Pubdate: Mon, 20 Dec 2010
Source: Wall Street Journal (US)
Copyright: 2010 Dow Jones & Company, Inc.
Author: Nicholas Casey


Government Says Northern Province Has Become Overrun By Mexican
Drug-Trafficking Organization

The Guatemalan government declared a state of siege Sunday in a
province it said has become overrun by a Mexican drug-trafficking
group, the latest sign that Mexico's powerful cartels have extended
their reach into foreign lands.

The operation, which the government said would last at least a month,
targets the northern province of Alta Verapaz, which officials
described as a safe haven for Mexico's Los Zetas cartel.

Alta Verapaz shares a border with Mexico and Guatemala's lawless El
Peten jungles, and has long been a transit point for drugs, arms and

The declaration gives broad powers to the Guatemalan military, which
may now detain suspects without warrants, confiscate weapons and break
up groups seen as subversive.

Such measures are normally meant to combat terror groups or
conspiracies against the government.

President Alvaro Colom told a Guatemalan radio station Sunday that the
measures were necessary to make the region governable again and
restore the rule of law, asking for Guatemalans to remain patient.

No major fighting was reported in the province on Sunday and pictures
published by the local press showed armed military men stopping
vehicles in the streets.

The government said Sunday it had searched more than a dozen homes as
offices, as well as all vehicles entering and leaving the province.

The decision of Guatemala to take action against a Mexican
drug-trafficking group shows their presence is growing outside
Mexico's borders and into regions where governments and law
enforcement institutions are even weaker.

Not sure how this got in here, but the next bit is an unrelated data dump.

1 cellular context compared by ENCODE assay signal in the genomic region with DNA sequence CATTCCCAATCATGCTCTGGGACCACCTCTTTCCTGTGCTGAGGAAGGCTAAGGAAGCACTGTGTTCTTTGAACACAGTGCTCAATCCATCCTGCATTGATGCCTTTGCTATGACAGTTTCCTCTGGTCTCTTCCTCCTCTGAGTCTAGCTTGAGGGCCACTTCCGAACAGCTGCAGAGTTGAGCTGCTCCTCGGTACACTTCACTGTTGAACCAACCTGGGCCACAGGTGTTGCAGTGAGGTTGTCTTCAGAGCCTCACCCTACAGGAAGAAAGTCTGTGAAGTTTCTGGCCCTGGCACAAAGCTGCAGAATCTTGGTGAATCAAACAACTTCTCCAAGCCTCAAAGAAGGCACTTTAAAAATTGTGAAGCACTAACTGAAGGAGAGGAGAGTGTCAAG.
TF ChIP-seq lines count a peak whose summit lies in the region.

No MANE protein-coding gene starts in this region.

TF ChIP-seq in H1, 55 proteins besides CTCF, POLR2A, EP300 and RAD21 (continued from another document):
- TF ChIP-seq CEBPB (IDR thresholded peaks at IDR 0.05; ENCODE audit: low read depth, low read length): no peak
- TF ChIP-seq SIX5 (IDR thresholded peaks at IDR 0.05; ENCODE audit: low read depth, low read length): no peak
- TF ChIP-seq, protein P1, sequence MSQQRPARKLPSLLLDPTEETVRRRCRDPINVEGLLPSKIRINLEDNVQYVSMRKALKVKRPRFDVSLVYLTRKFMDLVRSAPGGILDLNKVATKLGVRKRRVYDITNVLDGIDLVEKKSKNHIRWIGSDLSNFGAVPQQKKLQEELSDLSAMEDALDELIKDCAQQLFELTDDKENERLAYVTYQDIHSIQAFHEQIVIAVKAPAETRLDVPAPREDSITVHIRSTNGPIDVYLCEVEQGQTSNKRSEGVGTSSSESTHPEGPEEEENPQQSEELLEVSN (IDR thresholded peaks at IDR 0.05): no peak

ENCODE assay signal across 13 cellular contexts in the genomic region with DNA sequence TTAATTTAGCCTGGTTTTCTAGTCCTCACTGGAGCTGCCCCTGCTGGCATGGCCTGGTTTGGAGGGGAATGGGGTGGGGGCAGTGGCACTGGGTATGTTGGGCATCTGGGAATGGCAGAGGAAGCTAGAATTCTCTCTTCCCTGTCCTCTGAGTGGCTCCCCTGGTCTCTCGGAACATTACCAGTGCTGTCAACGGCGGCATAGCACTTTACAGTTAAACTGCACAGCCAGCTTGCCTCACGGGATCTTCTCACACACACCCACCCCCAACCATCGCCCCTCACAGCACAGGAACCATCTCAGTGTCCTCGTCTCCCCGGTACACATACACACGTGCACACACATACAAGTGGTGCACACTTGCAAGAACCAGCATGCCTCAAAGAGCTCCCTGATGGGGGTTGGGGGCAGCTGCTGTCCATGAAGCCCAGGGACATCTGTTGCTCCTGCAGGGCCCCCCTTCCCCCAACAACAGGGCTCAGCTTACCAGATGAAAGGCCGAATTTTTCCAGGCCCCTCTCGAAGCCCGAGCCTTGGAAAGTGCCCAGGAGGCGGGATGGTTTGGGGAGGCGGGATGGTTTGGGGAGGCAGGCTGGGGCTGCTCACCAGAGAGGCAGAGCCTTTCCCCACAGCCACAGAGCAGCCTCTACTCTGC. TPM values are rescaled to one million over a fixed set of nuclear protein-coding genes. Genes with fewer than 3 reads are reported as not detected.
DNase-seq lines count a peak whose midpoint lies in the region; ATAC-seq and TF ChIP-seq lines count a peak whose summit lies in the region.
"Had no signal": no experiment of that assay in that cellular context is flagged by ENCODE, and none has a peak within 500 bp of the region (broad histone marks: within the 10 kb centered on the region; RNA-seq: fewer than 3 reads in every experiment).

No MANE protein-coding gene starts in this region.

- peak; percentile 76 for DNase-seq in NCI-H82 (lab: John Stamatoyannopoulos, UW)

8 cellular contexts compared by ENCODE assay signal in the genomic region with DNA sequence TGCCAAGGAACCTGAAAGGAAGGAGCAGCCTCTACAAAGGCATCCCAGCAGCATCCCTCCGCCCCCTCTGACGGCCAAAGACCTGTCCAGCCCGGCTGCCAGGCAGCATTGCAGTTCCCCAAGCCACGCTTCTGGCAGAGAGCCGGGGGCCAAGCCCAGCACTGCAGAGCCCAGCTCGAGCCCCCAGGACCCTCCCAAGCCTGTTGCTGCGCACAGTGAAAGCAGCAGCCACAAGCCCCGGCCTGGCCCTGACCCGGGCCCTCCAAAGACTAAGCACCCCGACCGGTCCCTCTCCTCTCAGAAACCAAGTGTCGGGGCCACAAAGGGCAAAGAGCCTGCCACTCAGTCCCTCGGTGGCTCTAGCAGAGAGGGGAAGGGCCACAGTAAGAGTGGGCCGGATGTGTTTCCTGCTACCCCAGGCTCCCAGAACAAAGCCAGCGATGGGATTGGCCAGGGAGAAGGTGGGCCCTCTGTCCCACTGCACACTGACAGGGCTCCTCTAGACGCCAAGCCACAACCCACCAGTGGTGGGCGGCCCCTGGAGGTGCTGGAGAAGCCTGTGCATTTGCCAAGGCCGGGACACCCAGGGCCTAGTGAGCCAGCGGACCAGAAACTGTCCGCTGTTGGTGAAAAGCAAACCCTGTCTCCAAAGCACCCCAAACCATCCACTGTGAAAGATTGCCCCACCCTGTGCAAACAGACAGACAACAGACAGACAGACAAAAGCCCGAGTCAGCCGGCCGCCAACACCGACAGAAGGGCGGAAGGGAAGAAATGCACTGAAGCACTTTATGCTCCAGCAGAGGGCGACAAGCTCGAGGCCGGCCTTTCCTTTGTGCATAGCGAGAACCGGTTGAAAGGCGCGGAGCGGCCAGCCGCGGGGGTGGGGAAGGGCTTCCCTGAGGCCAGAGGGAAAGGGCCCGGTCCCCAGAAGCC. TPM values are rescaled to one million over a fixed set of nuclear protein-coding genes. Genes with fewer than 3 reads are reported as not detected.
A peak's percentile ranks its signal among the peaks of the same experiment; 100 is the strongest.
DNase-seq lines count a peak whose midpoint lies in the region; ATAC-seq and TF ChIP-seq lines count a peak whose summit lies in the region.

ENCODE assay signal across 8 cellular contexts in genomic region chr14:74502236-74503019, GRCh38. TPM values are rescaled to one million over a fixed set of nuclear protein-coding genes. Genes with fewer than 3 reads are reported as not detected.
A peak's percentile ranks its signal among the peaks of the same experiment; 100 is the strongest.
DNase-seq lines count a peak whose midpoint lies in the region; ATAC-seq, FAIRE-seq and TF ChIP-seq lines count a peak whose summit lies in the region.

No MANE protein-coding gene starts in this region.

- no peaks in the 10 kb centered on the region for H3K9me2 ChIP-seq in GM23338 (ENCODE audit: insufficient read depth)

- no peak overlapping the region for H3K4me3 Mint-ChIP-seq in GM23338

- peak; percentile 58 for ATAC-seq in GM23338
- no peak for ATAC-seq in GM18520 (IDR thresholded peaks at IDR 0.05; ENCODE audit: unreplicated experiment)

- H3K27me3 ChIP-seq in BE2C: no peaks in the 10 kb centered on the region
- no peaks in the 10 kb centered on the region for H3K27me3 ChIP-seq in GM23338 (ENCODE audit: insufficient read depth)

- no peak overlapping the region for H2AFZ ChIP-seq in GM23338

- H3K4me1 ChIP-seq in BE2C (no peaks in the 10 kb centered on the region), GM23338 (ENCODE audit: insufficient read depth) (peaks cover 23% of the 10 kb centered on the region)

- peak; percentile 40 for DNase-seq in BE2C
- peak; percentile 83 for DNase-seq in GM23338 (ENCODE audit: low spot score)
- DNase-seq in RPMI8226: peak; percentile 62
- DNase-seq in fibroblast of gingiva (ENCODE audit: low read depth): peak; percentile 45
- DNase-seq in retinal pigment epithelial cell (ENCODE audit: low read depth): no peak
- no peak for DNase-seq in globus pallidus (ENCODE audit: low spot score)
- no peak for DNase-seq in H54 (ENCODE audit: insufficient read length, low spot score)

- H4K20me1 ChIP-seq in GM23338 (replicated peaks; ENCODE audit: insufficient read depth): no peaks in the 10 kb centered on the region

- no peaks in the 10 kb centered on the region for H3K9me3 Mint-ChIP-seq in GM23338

In 2006, Mexican President Felipe Calderon began an effort to quash
the country's organized-crime groups. The effort, supported by U.S.
aid money, has resulted in the killing of many principal drug kingpins.

"Mexican drug-trafficking groups are simply moving to Guatemala as a
safer place to conduct their operations," says Anita Isaacs, a
political scientist who studies Guatemala at Haverford College.

Ms. Isaacs added that Guatemala's prior ethnic conflicts and weak
judiciary make the country a particularly unstable place, and
therefore ideal for organized crime.

Los Zetas is one of Mexico's most violent drug cartels, a crime group
that was founded in the 1990s after a group of Mexican special-forces
officers defected and joined the country's northern Gulf Cartel.

Authorities say Los Zetas profits from illegal activities besides
drugs, including trafficking of arms and contraband and movement of
immigrants into the U.S.

The group is blamed for the execution of 72 immigrants from Central
and South America on a ranch in northern Mexico this summer, including
a number of Guatemalans.

Authorities say Guatemala is likely home to another powerful Mexican
crime group, the Sinaloa Cartel headed by Joaquin "El Chapo" Guzman.

The presence of two rival drug cartels within Guatemala could set the
stage for similar turf conflicts that have been seen in Mexico in
recent years.

Guatemala's military itself has had a long and documented history of
involvement with organized crime and past corruption may prove a
hurdle as it tries to combat drug traffickers from Mexico, some say.

"Military officers are easily bought off and so are the police," says
Ms. Isaacs. "We have a state where impunity is the order of the day."

Neighboring Mexico's effort to take back lawless areas from drug
cartels using its military has resulted in high levels of casualties
since 2006. Drug related violence has claimed more than 31,000 lives
in recent years, including mayors, law enforcement and even a
gubernatorial candidate. 
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